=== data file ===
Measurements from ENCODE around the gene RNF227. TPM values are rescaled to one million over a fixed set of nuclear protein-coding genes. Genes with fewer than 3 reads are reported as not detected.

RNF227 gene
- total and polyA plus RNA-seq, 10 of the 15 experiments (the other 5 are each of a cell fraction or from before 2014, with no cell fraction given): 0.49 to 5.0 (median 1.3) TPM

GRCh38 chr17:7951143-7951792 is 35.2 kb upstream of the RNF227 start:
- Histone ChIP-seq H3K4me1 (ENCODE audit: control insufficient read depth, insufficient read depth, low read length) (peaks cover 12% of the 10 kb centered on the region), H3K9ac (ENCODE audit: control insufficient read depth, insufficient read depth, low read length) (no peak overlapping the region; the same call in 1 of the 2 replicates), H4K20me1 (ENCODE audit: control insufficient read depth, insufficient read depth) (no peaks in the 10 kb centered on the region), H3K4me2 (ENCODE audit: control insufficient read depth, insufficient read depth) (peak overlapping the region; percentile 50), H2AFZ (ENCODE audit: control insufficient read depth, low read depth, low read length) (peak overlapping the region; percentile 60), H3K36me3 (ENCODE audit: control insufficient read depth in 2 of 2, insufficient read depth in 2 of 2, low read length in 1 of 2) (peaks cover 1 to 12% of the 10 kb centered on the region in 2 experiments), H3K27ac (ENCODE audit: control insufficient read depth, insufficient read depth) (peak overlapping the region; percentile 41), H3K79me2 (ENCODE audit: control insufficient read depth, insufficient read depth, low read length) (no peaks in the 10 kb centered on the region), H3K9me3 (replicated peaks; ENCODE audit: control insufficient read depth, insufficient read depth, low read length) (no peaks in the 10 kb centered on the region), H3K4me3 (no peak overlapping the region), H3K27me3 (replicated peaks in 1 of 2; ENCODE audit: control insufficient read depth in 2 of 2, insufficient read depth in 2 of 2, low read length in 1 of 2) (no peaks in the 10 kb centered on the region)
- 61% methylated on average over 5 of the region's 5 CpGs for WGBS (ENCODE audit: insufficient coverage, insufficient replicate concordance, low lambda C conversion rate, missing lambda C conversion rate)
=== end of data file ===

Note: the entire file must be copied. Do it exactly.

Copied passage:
Measurements from ENCODE around the gene RNF227. TPM values are rescaled to one million over a fixed set of nuclear protein-coding genes. Genes with fewer than 3 reads are reported as not detected.

RNF227 gene
- total and polyA plus RNA-seq, 10 of the 15 experiments (the other 5 are each of a cell fraction or from before 2014, with no cell fraction given): 0.49 to 5.0 (median 1.3) TPM

GRCh38 chr17:7951143-7951792 is 35.2 kb upstream of the RNF227 start:
- Histone ChIP-seq H3K4me1 (ENCODE audit: control insufficient read depth, insufficient read depth, low read length) (peaks cover 12% of the 10 kb centered on the region), H3K9ac (ENCODE audit: control insufficient read depth, insufficient read depth, low read length) (no peak overlapping the region; the same call in 1 of the 2 replicates), H4K20me1 (ENCODE audit: control insufficient read depth, insufficient read depth) (no peaks in the 10 kb centered on the region), H3K4me2 (ENCODE audit: control insufficient read depth, insufficient read depth) (peak overlapping the region; percentile 50), H2AFZ (ENCODE audit: control insufficient read depth, low read depth, low read length) (peak overlapping the region; percentile 60), H3K36me3 (ENCODE audit: control insufficient read depth in 2 of 2, insufficient read depth in 2 of 2, low read length in 1 of 2) (peaks cover 1 to 12% of the 10 kb centered on the region in 2 experiments), H3K27ac (ENCODE audit: control insufficient read depth, insufficient read depth) (peak overlapping the region; percentile 41), H3K79me2 (ENCODE audit: control insufficient read depth, insufficient read depth, low read length) (no peaks in the 10 kb centered on the region), H3K9me3 (replicated peaks; ENCODE audit: control insufficient read depth, insufficient read depth, low read length) (no peaks in the 10 kb centered on the region), H3K4me3 (no peak overlapping the region), H3K27me3 (replicated peaks in 1 of 2; ENCODE audit: control insufficient read depth in 2 of 2, insufficient read depth in 2 of 2, low read length in 1 of 2) (no peaks in the 10 kb centered on the region)
- 61% methylated on average over 5 of the region's 5 CpGs for WGBS (ENCODE audit: insufficient coverage, insufficient replicate concordance, low lambda C conversion rate, missing lambda C conversion rate)